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Ford denies Kingston’s request for control over local COVID-19 restrictions: ‘The answer is no’

Ford denies Kingston’s request for control over local COVID-19 restrictions: ‘The answer is no’
Ontario Premier Doug Ford said he did not want any jurisdictions 'going rogue' after Kingston asked to be given more control over COVID-19 restrictions.

Ontario Premier Doug Ford gave an unequivocal “no” when asked if he would consider giving more regional powers to Kingston-area officials to lift COVID-19 restrictions.

“We have to stick together, we’ve done such a great job, everyone in the province, the 14.5 million people, the businesses, the health teams, the health workers, everyone has to stick together, so the answer is no,” Ford said in his daily briefing on Wednesday.

READ MORE: Kingston region officials ask province for more flexibility during coronavirus pandemic

On Tuesday, a letter addressed to Ford, signed by the mayor of Kingston, the wardens of Lennox and Addington and Frontenac County, and the head of KFL&A Public Health, asked the premier to consider allowing the region to ease lockdown measures based on local data.

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The region’s consistently low case numbers — with 61 total cases and only two active lab-confirmed cases as of Wednesday — was the basis for the request. The letter argued the local COVID-19 situation in the Kingston, Frontenac, Lennox and Addington region is vastly different than those in larger urban centres, where health officials are still battling the spread of the disease, and that regional officials should be able to have more control over local lockdown measures.

Coronavirus outbreak: Ontario to allow select non-essential businesses to reopen
Coronavirus outbreak: Ontario to allow select non-essential businesses to reopen

Ford pointed out that if one region were allowed to open more amenities earlier than others, it might prompt travel between regions.

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“If they loosen up restrictions in one area, guess where all the people from Toronto and the GTA are going to go have dinner, whatever, they’re all going to flock to Kingston, and I don’t think that would be very fair to that jurisdiction have all those people coming in, in one shot like that,” Ford said.

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On Wednesday, Dr. Kieran Moore, medical officer of health for the region, said that if they were granted more regional control over COVID-19 restrictions, that containment of the virus would have to be focused on the community, and that travel between jurisdiction wouldn’t be advisable.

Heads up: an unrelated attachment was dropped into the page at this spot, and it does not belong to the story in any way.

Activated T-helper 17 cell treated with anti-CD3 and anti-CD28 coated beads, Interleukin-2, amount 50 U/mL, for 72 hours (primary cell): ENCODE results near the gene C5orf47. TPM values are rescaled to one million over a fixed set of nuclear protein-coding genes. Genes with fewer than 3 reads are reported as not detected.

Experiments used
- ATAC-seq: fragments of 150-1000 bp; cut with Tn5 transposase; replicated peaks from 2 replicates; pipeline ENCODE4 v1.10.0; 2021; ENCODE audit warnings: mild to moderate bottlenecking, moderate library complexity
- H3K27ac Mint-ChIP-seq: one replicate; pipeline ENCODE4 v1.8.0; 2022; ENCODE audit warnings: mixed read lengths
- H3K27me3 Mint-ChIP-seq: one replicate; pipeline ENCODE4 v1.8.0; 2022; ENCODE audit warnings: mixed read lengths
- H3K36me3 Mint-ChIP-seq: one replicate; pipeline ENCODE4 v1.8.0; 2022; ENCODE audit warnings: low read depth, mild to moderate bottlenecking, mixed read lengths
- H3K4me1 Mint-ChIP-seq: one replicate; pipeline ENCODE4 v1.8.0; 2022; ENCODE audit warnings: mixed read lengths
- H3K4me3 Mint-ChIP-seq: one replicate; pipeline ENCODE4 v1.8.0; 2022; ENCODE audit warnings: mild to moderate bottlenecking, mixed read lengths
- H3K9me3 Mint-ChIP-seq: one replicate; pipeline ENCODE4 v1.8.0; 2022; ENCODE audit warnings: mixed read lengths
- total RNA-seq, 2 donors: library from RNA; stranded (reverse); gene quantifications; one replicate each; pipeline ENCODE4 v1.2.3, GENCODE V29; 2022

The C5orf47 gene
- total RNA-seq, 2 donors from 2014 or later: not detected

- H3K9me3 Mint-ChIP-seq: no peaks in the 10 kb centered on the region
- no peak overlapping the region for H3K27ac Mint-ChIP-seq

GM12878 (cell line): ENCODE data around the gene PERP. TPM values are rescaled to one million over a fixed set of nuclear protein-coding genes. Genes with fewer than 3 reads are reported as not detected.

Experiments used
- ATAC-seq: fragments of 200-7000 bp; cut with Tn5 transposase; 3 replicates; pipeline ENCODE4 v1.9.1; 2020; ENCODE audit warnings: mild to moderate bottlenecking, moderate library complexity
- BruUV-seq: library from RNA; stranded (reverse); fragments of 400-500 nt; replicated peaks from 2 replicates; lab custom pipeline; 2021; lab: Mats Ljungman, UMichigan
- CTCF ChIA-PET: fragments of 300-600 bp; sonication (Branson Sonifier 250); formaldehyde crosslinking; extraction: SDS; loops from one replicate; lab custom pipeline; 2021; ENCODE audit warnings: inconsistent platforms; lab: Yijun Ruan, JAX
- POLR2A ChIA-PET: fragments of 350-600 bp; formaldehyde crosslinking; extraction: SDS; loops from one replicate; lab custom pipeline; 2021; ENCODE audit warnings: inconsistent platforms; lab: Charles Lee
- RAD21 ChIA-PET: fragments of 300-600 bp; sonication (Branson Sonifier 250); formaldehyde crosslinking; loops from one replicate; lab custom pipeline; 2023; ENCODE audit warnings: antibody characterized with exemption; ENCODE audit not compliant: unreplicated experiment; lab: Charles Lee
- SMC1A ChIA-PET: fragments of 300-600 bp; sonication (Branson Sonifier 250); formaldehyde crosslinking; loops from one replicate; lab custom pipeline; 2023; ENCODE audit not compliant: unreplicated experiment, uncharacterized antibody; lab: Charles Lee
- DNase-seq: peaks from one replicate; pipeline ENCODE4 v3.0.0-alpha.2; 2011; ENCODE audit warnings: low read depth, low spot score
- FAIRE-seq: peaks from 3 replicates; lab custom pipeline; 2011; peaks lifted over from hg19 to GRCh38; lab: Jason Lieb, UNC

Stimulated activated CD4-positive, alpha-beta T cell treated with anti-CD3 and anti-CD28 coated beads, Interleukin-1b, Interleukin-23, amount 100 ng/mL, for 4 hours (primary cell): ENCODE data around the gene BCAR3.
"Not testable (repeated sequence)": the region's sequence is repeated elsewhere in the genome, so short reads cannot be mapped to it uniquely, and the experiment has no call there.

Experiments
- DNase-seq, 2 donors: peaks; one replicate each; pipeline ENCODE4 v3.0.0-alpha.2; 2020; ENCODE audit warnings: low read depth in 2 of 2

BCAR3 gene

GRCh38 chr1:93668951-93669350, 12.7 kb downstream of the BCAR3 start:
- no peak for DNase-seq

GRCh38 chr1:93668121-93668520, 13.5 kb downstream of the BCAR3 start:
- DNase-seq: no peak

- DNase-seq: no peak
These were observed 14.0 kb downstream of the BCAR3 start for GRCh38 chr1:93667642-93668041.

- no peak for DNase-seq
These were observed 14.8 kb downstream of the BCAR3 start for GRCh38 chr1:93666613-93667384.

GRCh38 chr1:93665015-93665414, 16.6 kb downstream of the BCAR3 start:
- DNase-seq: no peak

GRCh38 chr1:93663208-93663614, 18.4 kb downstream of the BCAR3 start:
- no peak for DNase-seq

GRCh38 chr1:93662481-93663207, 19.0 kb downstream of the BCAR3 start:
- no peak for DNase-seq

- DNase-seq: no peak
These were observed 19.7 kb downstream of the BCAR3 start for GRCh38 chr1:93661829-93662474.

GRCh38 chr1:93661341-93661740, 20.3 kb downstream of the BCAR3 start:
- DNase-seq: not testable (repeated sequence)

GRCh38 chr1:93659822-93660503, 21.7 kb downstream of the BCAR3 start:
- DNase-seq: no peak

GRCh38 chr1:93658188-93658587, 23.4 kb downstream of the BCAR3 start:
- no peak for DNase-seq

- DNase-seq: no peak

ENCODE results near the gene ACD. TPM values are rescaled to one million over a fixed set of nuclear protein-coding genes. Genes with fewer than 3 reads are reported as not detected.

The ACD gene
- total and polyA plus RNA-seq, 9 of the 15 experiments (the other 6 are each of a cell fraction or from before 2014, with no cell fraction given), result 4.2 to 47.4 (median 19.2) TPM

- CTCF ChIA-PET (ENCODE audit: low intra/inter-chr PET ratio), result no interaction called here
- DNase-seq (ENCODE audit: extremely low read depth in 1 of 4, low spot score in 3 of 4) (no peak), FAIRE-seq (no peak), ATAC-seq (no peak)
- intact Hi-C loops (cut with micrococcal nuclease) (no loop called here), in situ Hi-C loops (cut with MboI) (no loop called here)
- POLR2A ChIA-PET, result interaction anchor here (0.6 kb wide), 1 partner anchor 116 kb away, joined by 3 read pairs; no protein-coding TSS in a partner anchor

Support your local economy and [when it comes to] traveling, I think, within the province or between provinces, to me at this time is not the best idea,” Moore said.
Kingston city council get a look at the first draft of a plan to restart the local economy
Kingston city council get a look at the first draft of a plan to restart the local economy

Moore argued that if communities focused on their regional circumstances, and if the province were to support this initiative, that it would make sense to allow for more regional controls across the province.

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“If Toronto or some other city in Ontario remains an outbreak, does southeastern Ontario, for example, have to remain in a closed economy and not be allowed to slowly and incrementally follow their own local data,” Moore asked.

READ MORE: Some seasonal businesses reopen in Ontario as COVID-19 spread slows

Despite Ford’s strong reaction to the request, the proposal submitted to the premier by Kingston officials says their plan is actually based in the province’s own reopening framework, which was released this past week.

The KFL&A proposal noted that there may be evidence to support lifting restrictions in regions with lower incidence rates.

Moore pointed to Governor Andrew Cuomo’s decision to divvy up New York State into various jurisdictions, considering New York City is worse hit than other areas in the state.

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“He is breaking down New York State into different zones of activity and letting them open up in a regionalized framework based on evidence, based on data, and with ongoing monitoring and surveillance to enable a safe opening up with the economy,” Moore said.

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The proposal also said that current restrictions and long-time lockdown measures could have negative effects on a community, especially one with low case numbers.

“Public health emergency response measures can also cause negative health outcomes, including social isolation, mental health strain, reductions in preventative medical care, and negative economic impacts.”

READ MORE: Coronavirus: Canadians struggling with mental health during pandemic

It’s unclear if the premier was even aware of the letter, or the 19-page proposal sent to him Tuesday before he was asked the question at his daily briefing Wednesday afternoon. He did not mention seeing either, but he did seem adamantly against the idea.

“We have to run the province as one group, one unit, that’s how we ended up getting the numbers down a bit. We can’t have people going rogue,” the premier said.

Moore also did not get a chance to hear Ford’s answer, since he was interviewed just minutes after the premier was asked about the Kingston request, but he still seemed optimistic about regional opportunities to combat COVID-19.

“This plan was always created to work synergistically with the provincial plan, not to contradict it,” Moore said.